Screen capture of a recent public demonstration at Kashima Shrine, in Ibaraki Prefecture, Japan.


Today, Kurama ryu is maintained at Shuseikan dojo by the 18th successor Shibata Akio, in present day Tokyo. As far as it is known, there is but one active line of Kurama ryu, which is the Shibata line. On the dojo’s own personal website13, the story of Kurama ryu is also explained here (in Japanese). Along with Kurama ryu, kendo is taught there as well. Shuseikan dojo is especially well known and respected for it’s participation in the kendo world for many years, for since Emori’s time the students of this dojo participated in many gekiken competitions around Japan. Shibata Akio is also a current member of the Nihon Kobudo Kyokai. Like many koryu schools, Shuseikan dojo participates in public demonstrations, not just in Japan, but in other countries primarily in Europe.

While it’s a respected martial system in and outside of Japan, Kurama ryu’s position as a classical system is shaky due to its lack of documented history, which causes it to be viewed as a revived school. With an incomplete lineage, and lost of important materials to a fire, how accurate are the teachings of Kurama ryu to that of what was taught at Kurama Temple can only be accepted as what is verbally accounted for by the Shibata family.

Photo of the Shuseikan dojo’s sign.


Compared to the more agile & dynamic swordplay attached to the image of Minamoto Yoshitsune, Kurama ryu as demonstrated by the Shibata family is very simple and straight forward. This does not detract from its strong and solid traits, however. Like a traditional school, the movements and strikes in the kata hide deep and insightful principles essential for understanding Kurama ryu’s methodology of kenjutsu.

Some of the more well known specialties of Kurama ryu include the use of a kidachi14 that has a hamaguriba15, a kata called “Seitouken”16 said to influence the shomen uchi used in kendo, and a technique called “Henka”17 that is a downward twisting strike18 also said to be incorporated in modern kendo.


This concludes the story of Kurama ryu. As one of the few schools related to Kyohachi ryu that is still active today, you can do a search on it to see more visuals of this martial system (i.e. Youtube) and current information. The final page of Kyohachi ryu will be on Yoshioka ryu, a martial system that had gained popularity through many exploits related through stories even in present time.

1) 鞍馬八流

2) 大野将監. On many English websites the given name is written as “Shokan”, but this is incorrect.

3) Kotengu Kurama ryu (小天狗鞍馬流) and Shougen Kurama (将監鞍馬流). It is said that Kotengu was a nickname given to Minamoto Yoshitsune when he was little, possibly in regards to rumors of him being taught extraordinary sword skills by a tengu.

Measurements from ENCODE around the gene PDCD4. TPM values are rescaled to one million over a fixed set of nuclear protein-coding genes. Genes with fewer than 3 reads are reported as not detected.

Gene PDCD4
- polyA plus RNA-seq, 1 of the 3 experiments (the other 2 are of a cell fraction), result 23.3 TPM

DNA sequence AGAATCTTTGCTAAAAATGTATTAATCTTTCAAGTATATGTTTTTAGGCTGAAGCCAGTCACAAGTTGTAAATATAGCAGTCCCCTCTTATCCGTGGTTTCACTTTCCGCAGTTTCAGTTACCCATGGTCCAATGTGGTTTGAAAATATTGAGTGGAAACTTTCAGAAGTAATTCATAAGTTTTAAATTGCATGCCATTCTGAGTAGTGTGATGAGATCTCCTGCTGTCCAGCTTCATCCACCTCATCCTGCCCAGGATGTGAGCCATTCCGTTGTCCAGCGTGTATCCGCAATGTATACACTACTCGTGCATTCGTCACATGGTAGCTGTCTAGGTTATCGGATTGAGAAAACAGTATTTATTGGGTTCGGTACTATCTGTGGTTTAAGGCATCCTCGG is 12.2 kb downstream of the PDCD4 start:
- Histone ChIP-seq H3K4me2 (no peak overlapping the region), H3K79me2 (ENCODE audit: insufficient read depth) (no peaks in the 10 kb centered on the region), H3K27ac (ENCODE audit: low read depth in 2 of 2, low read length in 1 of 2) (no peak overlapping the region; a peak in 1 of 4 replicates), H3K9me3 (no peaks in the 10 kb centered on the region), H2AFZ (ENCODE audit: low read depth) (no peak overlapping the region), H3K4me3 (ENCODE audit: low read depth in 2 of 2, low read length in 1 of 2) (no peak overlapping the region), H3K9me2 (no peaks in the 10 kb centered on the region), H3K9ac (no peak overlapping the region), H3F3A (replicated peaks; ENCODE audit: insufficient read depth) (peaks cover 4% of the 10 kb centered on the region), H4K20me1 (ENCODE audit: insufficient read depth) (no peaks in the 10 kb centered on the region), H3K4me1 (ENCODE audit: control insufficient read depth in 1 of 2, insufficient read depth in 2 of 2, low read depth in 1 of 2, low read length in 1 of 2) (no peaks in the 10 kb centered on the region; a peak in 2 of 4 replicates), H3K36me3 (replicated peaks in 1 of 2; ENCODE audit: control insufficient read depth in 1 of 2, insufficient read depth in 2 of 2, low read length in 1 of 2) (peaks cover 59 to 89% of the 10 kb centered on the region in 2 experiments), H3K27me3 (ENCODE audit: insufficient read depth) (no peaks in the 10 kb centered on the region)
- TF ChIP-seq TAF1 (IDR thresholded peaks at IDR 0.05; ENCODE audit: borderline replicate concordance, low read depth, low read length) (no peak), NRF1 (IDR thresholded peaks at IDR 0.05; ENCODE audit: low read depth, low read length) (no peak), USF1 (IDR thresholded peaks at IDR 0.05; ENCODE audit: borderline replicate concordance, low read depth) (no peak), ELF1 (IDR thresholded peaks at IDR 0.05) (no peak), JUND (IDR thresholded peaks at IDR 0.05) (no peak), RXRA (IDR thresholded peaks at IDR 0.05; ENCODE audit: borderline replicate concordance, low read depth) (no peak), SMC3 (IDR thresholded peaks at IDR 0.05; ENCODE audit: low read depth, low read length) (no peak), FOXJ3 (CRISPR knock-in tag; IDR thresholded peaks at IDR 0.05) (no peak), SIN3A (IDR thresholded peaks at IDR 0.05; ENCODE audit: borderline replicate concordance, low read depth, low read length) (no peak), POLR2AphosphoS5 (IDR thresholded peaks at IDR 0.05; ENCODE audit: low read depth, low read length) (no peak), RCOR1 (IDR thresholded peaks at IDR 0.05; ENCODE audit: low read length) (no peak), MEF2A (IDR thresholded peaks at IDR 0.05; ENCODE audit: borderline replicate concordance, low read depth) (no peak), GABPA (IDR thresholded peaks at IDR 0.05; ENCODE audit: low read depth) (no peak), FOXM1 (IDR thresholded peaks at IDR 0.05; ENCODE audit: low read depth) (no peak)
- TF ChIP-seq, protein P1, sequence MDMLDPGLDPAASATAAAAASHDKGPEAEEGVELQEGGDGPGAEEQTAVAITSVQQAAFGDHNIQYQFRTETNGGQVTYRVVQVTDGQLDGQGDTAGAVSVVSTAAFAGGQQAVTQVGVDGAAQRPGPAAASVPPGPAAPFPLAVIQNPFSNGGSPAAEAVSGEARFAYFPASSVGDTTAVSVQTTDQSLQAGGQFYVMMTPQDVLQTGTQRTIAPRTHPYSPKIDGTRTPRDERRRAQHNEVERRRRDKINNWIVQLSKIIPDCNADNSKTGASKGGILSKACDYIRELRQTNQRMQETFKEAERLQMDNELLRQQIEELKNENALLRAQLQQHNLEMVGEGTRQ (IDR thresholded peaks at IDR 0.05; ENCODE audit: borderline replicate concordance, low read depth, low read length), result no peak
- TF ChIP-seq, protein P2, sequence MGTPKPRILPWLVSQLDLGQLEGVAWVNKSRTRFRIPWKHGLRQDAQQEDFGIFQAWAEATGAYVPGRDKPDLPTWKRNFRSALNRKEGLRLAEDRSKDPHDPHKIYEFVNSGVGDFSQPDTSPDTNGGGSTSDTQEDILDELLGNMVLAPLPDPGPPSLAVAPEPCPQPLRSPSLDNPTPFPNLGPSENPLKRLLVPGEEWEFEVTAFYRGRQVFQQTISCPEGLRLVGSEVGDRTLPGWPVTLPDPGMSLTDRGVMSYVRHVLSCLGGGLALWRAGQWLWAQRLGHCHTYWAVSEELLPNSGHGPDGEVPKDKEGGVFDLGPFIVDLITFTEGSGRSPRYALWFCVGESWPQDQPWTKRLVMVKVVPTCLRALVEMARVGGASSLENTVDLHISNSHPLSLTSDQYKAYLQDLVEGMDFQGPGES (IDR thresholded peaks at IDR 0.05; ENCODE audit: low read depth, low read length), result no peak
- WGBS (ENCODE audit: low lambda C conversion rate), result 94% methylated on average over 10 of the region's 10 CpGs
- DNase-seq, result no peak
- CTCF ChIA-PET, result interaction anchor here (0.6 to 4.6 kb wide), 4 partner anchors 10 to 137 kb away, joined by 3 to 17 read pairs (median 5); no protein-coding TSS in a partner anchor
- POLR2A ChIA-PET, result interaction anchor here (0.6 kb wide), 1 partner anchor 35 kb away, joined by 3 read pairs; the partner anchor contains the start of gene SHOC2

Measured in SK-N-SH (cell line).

4) Minamoto no Yoshitsune is said to be a creator of many different martial systems, most not in existence. There are many tales tied to him, possibly due to his legendary portrayal in numerous books and stories. You can read more about his relationship with Kyohachi ryu here.

5) Nakatono Town (中殿町) is an old name for an area in Yotsuya, Tokyo. This name is no longer in use. Edo is an old name for the area which is known today as Tokyo.

6) 小野派一刀流. A kenjutsu style started by Ono Jiroemon Tadaaki. Tadaaki was the successor of Ito Ittosai Kagehisa, the originator of Itto ryu (also known as Ittosai ryu). It is said to have roots in Chuujou ryu, a martial system considered one of the 8 styles of Kyohachi ryu.

7) 陸軍. An older name for the Imperial Japanese army.

8) Seinan Senso (西南戦争) is written as “Southwestern War”. A war that lasted a bit under a year (1877), Saigo Takamori was the leader of many samurai and warriors who resisted the new Imperial government. Most of these  samurai took residence in Satsuma Domain, located in the southwestern part of Japan, when their position in society became obsolete.

9) 習成館道場

10) 警視庁, which literally means police department. For a more appropriate naming scheme, this particular branch is called Tokyo Metropolitan Police Station.

11) 撃剣. Also pronounced as gekken. This form of gekiken is part of the martial system used by the Japanese police called Keishi ryu (警視流).

12) Current lineage chart layout:

Ono Shougen (1) → Hayashizaki Kansuke (2) → …. ↠ Kaneko Sukesaburou (14) → Shibata Emori (15) → Shibata Susumu (16) → Shibata Tetsuo (17) → Shibata Akio (18)

13) Shuseikan dojo’s website is here

14) 木太刀. Another name for a wooden sword, such as bokken.

15) 蛤刃. Refers to the edge of the bokken being much rounder than normal, resembling the shape of a clam.

16) 正當剣

17) 変化

18) In Japanese, named makiotoshi (written as 捲き落とし, as well as 巻き落とし).

Leave a Reply